Latte and cappuccino include the same essential ingredients, including espresso, steamed milk, and milk foam, as many other espresso drinks, such as flat white, latte macchiato, and café au lait. However, they are pretty different from one other once you prepare and serve them.
What’s In a Latte
A traditional latte contains an espresso shot, which measures 30 ml (1 ounce) total for a single serving. The other ingredients are 170 to 225 ml (5.75 to 7.6 ounces) of steamed and frothed milk.
Modern coffee shops also offer more variations, such as chai latte. Or create an amazing coffee flavor using vanilla, caramel, hazelnut, chocolate syrup, or whipped cream.
What’s In a Cappuccino?
A traditional cappuccino includes a single or double-shot espresso. However, it is common to have a double shot totaling 60 ml (2 ounces) which will be almost half of the total drink volume. It will have approximately 85 ml (2.8 ounces) of steamed milk with a thicker topping of milk froth.
Milk Ratio and Texture
The latte’s milk ratio is essentially one-third espresso, two-thirds of steamed milk, and a topping of milk foam. This combination creates a velvety-smooth texture where the aerated milk is light.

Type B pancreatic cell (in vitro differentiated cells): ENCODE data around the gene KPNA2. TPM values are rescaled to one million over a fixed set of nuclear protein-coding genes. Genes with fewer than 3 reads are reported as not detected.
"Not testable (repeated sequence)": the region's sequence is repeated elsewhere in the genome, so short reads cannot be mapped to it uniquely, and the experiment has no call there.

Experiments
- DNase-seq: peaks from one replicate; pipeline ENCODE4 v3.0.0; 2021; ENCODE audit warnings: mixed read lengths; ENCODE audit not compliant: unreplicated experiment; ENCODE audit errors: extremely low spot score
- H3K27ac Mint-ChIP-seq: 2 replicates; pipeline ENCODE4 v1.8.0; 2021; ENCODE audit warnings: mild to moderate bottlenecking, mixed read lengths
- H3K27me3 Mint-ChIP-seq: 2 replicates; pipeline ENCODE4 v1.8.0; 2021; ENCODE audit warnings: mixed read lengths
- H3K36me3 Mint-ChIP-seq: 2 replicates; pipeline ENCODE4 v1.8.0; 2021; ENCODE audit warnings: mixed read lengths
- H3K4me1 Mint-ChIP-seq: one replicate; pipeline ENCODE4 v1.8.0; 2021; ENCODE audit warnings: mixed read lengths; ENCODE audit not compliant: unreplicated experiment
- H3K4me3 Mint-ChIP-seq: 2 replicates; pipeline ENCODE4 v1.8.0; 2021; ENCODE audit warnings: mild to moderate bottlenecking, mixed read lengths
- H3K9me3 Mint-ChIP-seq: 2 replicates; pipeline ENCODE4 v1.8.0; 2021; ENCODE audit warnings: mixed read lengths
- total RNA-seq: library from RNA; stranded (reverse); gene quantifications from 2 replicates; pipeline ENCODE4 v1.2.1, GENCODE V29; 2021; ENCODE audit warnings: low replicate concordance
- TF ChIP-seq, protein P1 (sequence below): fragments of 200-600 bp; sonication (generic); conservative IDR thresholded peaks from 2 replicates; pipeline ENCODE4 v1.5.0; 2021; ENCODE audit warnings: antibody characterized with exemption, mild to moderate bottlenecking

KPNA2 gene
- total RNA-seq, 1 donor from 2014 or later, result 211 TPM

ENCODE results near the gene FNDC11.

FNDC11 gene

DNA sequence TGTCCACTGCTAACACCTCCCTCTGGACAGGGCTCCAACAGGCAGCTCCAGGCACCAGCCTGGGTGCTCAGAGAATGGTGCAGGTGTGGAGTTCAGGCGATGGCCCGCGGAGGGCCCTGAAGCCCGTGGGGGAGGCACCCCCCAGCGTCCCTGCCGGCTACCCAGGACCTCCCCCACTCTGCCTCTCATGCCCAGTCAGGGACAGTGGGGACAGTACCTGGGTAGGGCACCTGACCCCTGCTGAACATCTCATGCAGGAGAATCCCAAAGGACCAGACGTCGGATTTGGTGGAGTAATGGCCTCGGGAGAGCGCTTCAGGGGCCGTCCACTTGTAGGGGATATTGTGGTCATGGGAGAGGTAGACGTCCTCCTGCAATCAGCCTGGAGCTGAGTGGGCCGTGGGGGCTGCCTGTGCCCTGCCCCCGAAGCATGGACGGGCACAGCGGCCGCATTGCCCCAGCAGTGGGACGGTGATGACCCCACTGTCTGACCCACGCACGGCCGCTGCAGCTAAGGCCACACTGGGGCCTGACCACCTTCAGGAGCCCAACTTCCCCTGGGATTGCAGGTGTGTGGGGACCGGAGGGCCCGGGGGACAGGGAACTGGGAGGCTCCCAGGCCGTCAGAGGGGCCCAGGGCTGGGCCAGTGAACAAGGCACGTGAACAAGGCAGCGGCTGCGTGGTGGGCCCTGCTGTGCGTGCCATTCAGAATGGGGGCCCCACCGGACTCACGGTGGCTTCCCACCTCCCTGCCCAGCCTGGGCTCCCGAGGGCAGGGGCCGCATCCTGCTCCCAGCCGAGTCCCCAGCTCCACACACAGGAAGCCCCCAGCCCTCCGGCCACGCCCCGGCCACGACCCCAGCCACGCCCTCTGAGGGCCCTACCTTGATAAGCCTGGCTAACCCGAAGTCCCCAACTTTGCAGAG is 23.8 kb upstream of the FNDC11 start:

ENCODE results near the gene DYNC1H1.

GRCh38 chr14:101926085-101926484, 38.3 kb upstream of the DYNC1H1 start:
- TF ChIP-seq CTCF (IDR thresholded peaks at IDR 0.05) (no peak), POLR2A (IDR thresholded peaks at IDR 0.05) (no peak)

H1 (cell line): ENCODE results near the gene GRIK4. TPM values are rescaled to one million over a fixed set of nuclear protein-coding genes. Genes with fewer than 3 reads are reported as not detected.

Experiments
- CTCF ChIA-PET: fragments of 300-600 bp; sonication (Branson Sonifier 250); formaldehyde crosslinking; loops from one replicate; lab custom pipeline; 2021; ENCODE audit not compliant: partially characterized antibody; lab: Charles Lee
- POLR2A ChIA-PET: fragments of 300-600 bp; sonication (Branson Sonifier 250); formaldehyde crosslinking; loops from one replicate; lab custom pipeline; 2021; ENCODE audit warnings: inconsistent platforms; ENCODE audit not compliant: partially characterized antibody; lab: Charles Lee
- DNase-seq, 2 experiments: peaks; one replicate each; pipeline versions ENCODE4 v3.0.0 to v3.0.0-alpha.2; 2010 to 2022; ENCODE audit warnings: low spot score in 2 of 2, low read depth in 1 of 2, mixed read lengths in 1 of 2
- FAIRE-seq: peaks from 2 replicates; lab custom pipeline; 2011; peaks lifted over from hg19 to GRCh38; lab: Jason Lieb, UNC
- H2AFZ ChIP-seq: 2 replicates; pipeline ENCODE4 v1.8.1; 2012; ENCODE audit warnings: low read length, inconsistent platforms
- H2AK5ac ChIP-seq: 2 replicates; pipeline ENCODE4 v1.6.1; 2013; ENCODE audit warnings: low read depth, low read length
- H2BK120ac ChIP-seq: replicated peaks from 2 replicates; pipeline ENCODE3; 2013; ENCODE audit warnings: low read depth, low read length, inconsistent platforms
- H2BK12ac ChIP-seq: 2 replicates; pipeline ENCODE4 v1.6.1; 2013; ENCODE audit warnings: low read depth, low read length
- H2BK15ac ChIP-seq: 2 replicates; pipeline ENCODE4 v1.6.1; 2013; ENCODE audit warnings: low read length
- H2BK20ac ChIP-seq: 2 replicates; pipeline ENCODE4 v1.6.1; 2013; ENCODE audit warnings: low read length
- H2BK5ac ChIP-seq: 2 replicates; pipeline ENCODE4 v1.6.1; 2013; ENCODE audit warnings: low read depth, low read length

The milk for this popular drink is usually 2% or similar since lattes do not need as much milk fat as cappuccinos. It will also steam and froth differently with less fat content. However, you can choose almond milk, oat milk, or other alternatives when you order a latte at Starbucks or make it at home.
With cappuccinos, the milk ratio is significantly different, which causes a bolder taste. An ideal cup of cappuccino uses equal parts of espresso and steamed milk with a foamy layer to top it off.
Because there is less milk, cappuccinos have a creamy texture that is slightly bitter with a hint of sweetness. They also will typically use whole milk for its added fat content. This extra milk fat aids in providing a more dense foam when steaming.
Although the brewing process is similar for each coffee drink, the difference occurs in the milk steaming step, contributing to their overall taste and resulting texture.
How Is Latte Made?